A Public Sphere for Poetry, Nature, and Politics
Most Americans, like most people in the world for the past hundred years, have lived with the threat of war hanging over them, or have been in actual combat.
For my generation in the home of the brave, which grew up in the shadow of the mushroom cloud, there has never been a time when our country was not either directly at war (aka “police action”) or funding client nations to use made-in-America bombs and other weapons to do our dirty work for us.
Like many kids, I grew up playing war games that idealized mayhem and mass destruction. Brainwashed by the glory projected by John Wayne images of the “greatest generation,” we were ripe for the Cold War propaganda coming from Washington and Wall St.
When I was eleven or twelve, with the Berlin Airlift fresh in memory and the Korean War just underway, some friends and I, on summer vacation from grade school where we had been drilled in taking cover (totally useless, as we later learned) on our knees, under our desks, hands over the backs of our heads, convinced that freedom and liberty depended on us, deciding that it was up to us to defend Toledo from the imminent Communist invasion, dug a 50-foot long, three foot wide, four foot deep trench in the empty lot across the street from my house, covered it with old doors and dirt, leaving slots for observation and gunports, and there took up our daily stand, dressed in surplus WW II outfits we bought from the army surplus store with our allowances.
A few years later, about to graduate from high school and turn eighteen and eligible for the draft, having by then gotten to know some of the GIs who had returned from Korea and were getting their high school diplomas on the GI bill, and having some idea that there might be more to life than the glory of blood and guts, some new friends and I started making plans for which underground routes we would take north when our letters from the Draft Board arrived.
I was lucky: mine never did arrive, and I went on to college and marriage until, at the height if the Vietnam debacle, I dropped out of both, increasingly involved in The Resistance and in search of a life that would embody my more complex understanding of patriotism–a love of country that was not based on the death of others, that found my enemies not in people of color in foreign nations or in this one but in arms merchants and other war profiteers, in Presidents and presidential candidates who lied about life and death matters, in business-minded civilians who relentlessly carried out the ruthless war on our natural environment, our real estate, in what was obviously the flip side of the coin.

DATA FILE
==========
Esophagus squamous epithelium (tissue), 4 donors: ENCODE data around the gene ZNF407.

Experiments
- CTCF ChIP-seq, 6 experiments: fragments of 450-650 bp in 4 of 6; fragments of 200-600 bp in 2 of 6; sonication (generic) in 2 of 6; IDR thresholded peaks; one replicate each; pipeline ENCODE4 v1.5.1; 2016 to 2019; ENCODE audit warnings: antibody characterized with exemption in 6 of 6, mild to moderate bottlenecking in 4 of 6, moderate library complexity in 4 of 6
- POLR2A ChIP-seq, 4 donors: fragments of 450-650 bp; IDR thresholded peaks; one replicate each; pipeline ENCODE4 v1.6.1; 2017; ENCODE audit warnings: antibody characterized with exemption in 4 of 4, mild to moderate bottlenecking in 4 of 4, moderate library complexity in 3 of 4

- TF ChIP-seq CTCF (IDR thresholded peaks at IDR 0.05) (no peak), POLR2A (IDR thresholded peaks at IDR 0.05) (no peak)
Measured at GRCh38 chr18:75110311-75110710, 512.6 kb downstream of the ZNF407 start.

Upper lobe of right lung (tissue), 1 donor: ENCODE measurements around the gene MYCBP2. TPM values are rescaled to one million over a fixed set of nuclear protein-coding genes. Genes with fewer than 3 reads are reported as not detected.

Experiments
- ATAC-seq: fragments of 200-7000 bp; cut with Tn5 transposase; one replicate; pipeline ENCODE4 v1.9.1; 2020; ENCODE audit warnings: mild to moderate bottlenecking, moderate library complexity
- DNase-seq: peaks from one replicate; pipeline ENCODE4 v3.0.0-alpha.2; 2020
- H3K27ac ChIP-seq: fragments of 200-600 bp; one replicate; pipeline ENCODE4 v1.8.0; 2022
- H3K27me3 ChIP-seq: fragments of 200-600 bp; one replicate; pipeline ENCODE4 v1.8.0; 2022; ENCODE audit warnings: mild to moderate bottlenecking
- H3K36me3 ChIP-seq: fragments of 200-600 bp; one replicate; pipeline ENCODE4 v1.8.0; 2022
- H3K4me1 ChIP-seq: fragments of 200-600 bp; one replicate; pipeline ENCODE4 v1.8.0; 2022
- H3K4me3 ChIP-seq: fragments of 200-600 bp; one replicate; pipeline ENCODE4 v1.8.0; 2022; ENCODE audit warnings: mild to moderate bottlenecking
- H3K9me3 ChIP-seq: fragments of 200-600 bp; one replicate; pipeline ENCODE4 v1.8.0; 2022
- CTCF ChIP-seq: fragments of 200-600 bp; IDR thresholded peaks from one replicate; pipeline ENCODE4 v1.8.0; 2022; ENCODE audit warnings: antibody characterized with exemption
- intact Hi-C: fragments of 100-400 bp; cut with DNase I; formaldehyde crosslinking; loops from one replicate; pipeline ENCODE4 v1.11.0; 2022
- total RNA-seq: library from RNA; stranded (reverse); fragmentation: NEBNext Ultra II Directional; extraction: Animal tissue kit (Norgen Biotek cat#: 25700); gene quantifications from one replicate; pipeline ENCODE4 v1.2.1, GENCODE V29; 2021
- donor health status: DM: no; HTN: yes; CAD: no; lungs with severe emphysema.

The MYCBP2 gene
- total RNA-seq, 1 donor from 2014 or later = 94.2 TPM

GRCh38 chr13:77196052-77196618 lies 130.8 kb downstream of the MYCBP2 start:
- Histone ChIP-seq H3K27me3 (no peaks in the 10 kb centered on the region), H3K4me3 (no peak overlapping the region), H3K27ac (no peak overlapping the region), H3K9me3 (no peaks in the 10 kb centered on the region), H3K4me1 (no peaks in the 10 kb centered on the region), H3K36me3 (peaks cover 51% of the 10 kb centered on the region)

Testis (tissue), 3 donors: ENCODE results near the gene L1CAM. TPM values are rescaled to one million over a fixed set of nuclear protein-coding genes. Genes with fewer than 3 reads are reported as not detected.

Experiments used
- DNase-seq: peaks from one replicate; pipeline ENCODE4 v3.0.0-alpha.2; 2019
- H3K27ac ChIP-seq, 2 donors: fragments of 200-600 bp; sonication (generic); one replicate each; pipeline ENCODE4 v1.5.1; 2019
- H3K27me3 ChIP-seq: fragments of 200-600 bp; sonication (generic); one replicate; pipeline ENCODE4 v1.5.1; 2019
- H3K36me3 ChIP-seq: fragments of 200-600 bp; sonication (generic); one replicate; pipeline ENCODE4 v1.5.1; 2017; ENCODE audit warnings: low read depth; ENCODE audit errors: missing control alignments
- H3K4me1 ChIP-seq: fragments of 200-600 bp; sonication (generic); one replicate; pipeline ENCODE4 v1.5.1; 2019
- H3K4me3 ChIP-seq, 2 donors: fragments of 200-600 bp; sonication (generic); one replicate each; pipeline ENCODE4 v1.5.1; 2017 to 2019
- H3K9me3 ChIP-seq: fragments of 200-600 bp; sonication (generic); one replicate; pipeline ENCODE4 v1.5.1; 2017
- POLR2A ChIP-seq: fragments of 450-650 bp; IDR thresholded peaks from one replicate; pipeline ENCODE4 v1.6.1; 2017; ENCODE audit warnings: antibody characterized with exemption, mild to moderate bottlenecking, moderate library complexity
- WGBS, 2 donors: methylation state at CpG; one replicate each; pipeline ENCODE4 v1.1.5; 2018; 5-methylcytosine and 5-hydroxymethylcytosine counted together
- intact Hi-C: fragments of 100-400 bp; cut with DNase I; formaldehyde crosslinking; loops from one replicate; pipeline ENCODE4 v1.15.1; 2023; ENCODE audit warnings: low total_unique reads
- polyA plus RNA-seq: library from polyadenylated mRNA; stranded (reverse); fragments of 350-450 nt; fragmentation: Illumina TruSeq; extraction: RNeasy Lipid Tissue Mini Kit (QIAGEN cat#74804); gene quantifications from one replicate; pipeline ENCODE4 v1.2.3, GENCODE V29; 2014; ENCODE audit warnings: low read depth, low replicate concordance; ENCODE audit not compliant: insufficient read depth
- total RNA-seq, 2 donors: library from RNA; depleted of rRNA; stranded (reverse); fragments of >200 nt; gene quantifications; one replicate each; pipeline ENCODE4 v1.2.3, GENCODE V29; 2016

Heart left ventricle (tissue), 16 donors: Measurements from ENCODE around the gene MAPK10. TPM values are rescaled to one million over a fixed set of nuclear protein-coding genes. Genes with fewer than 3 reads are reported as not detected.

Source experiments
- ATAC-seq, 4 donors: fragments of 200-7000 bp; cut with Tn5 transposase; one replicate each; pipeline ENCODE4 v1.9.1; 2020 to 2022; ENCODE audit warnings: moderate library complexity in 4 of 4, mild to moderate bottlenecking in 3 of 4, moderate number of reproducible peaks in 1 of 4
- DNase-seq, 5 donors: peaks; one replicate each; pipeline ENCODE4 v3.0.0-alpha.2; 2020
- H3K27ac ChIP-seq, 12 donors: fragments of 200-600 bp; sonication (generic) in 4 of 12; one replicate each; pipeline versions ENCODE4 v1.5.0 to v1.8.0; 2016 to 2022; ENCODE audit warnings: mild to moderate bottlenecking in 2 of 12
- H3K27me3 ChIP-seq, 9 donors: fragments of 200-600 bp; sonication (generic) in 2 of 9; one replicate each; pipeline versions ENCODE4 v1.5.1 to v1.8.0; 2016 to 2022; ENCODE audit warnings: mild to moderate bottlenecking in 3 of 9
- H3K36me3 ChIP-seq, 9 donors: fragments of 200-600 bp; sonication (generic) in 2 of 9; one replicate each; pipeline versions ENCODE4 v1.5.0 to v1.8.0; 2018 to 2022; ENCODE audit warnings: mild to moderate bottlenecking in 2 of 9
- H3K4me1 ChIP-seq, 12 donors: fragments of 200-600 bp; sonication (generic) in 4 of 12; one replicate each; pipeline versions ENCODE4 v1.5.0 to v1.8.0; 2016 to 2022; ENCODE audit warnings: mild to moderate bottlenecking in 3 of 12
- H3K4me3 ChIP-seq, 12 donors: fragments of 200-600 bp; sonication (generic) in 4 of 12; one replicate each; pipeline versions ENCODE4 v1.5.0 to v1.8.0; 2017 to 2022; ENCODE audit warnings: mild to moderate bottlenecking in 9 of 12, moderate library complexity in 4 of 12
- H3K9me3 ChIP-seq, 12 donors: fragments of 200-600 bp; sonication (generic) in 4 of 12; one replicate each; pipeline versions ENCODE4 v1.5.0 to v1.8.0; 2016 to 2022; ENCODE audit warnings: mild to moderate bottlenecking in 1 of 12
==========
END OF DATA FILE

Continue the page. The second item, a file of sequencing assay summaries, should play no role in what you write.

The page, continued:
It was in the 80s and 90s, lobbying for environmental protection in Washington, that I came hard up against the firm control that Congressional hawks and Pentagon operatives had over legislative and regulatory programs and budgets. It was that I realized for the first time how completely American politics, like the American economy, like America’s self-image, is based on war–not only on production of bombs and fighter jets and other weapons of destruction, but on twisted notions of American exceptionalism, on inflated ideas of America as the world’s policeman, on free trade protectionism and fantasies of eternal economic growth.
Following our trail of atrocities in Central America, our path of environmental mayhem from tropical forest to melting icecaps, for the past quarter century the we’ve been playing out our king of the mountain war games in the Middle East. The land of blood and oil.
The land where US presidents with faltering ratings in the polls, with egos in need of bolstering, resort to shock and awe and the same old same old blood and guts jingoism, war economy stimulus, and corporate profits. The land where our tweeter-in-chief, like his predecessors, is set to affirm his hold on the oval office, the office that history teaches us deserves more respect than the man.
Copyright 2017 Michael Gregory
Donald Trump speaks aboard the World War II Battleship USS Iowa, on September 15, 2015, in San Pedro, California.